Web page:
Traveling northwards through Virginia on I-81, we noticed a series of billboards advertising the Virginia Natural Bridge. It rang a distant bell in my memory, but I wasn’t sure if I’d been there as a child, or if I’d just been told stories about it as a child, or if it was all a dream.
In any case, it only took us an enticing billboard and a half to realize that the Natural Bridge really was something not to be missed. For one thing, it has the distinction of being located on US Route 11 (actually, technically, it’s directly under US Route 11), otherwise known as the Robert E Lee Highway south of the Mason-Dixon line and the Molly Pitcher Highway north of the Mason-Dixon line. I find this to be nothing short of remarkable: not only did the US produce two people as different and noteworthy as Robert E Lee and Molly Pitcher; it manages, to this day, to eternalize the memory of both in a single highway. And not just any highway, but one that passes right over a natural landmark once surveyed by George Washington, owned by King George III, and bought by Thomas Jefferson.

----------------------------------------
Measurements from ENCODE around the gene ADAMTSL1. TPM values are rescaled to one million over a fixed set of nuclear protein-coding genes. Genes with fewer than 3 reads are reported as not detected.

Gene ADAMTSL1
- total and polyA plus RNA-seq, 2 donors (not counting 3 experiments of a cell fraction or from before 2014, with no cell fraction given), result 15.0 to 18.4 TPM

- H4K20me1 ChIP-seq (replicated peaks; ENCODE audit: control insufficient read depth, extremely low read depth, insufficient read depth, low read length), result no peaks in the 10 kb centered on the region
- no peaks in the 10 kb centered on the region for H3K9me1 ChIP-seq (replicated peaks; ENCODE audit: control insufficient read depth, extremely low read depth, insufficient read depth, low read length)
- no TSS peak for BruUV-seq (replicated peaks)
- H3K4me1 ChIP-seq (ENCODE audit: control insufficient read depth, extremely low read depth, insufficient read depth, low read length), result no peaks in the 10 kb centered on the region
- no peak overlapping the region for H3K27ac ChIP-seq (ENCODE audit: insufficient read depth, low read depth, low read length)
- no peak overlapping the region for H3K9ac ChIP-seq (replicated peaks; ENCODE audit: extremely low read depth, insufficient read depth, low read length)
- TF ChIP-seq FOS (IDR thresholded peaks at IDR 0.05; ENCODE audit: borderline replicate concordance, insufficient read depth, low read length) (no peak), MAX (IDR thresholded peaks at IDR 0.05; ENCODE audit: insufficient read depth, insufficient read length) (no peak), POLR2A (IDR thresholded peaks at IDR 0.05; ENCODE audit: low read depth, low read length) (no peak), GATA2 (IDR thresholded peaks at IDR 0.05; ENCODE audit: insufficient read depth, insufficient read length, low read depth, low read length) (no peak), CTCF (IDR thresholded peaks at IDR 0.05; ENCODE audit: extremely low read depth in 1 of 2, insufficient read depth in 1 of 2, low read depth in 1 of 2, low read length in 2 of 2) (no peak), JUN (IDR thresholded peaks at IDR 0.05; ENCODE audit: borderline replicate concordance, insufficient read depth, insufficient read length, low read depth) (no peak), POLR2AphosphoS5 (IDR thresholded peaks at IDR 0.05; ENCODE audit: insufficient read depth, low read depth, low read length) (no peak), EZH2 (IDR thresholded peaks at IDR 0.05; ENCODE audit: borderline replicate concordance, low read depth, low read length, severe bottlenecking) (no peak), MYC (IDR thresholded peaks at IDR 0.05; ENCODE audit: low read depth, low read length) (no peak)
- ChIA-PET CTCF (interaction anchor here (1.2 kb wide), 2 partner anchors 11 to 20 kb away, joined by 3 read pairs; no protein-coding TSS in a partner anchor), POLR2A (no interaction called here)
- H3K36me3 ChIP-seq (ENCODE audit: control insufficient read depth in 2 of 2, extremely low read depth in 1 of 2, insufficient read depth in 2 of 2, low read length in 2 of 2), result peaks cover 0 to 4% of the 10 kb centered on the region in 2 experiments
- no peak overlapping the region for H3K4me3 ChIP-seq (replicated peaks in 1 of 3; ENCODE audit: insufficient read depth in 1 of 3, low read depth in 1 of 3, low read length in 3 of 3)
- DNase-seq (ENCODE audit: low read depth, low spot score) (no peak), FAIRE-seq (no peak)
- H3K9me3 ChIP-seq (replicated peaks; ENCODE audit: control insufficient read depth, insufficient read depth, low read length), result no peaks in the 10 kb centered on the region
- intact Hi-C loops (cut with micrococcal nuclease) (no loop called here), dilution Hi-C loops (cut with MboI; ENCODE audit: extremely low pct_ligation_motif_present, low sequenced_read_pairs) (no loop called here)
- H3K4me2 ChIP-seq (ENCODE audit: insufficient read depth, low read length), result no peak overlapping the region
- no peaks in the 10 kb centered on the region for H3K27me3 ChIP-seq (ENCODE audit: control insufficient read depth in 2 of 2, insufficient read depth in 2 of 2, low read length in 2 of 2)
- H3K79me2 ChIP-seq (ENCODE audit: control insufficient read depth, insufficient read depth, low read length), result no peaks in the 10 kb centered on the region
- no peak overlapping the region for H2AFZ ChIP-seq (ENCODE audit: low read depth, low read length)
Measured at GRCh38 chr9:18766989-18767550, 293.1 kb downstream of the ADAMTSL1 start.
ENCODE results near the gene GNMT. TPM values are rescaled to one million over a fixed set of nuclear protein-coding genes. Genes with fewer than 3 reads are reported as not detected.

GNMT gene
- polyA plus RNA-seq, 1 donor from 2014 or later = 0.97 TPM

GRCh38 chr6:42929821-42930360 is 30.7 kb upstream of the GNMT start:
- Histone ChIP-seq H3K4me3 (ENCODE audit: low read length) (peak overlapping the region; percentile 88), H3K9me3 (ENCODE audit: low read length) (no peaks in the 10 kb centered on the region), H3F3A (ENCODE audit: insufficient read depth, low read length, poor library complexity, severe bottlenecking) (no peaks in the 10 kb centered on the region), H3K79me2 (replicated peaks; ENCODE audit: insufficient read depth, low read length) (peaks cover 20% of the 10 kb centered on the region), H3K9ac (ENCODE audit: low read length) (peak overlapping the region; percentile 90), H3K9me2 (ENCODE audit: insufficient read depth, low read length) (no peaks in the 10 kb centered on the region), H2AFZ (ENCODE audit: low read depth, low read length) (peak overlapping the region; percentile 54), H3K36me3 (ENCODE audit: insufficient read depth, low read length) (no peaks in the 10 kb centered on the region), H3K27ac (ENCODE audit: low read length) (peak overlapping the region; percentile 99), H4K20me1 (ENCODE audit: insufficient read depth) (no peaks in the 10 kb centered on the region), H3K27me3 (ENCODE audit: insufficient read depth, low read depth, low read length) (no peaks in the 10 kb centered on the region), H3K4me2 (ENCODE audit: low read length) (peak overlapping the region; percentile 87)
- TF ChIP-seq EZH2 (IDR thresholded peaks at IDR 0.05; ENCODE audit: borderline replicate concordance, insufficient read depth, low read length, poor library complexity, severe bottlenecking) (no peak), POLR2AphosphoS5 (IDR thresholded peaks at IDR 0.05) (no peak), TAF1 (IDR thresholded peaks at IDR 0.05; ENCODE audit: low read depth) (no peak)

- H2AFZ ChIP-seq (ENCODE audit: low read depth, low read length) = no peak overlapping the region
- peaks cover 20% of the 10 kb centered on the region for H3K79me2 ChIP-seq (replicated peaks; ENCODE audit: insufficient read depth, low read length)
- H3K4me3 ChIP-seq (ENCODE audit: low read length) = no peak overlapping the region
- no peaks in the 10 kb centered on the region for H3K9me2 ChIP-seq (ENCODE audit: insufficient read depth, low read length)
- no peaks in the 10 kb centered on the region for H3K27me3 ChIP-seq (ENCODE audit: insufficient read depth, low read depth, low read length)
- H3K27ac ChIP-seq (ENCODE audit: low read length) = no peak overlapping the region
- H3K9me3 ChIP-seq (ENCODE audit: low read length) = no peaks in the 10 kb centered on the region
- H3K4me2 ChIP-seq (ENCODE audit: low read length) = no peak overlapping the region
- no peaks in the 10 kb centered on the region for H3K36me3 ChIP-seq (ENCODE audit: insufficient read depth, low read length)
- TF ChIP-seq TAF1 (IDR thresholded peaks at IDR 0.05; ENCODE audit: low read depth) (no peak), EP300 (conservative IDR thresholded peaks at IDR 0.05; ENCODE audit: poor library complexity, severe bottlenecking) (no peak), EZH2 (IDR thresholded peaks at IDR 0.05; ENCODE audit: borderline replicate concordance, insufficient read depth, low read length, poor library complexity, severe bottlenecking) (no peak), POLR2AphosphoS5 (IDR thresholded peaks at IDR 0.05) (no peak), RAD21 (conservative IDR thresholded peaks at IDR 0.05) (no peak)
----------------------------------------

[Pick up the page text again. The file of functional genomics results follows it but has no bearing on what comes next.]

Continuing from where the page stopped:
I mean seriously. I put it to any other nation on earth to assemble such a cavalcade of personages within a single geographic reality.
But I digress: the point is, there is something even better about the road to the Virginia Natural Bridge than all that, and that is all the tourist traps one passes on the way to visit it. The greatest of these harks back to something older and greater than George Washington, Bobby Lee and Molly Pitcher put together: Stonehenge. Who knew we had a to-scale replica of the most famous stone monument of England’s Salisbury plains and a life-size model of the central joke of the funniest and greatest scene in the movie This is Spinal Tap? The fact is that we do.
And it’s made of foam.
Sadly it was closed to the public the day we drove by so all we were able to do was to stare and marvel and photograph it from afar, our jaws agape with wonder at its existence.
I think you’ll agree that the best part is the sign.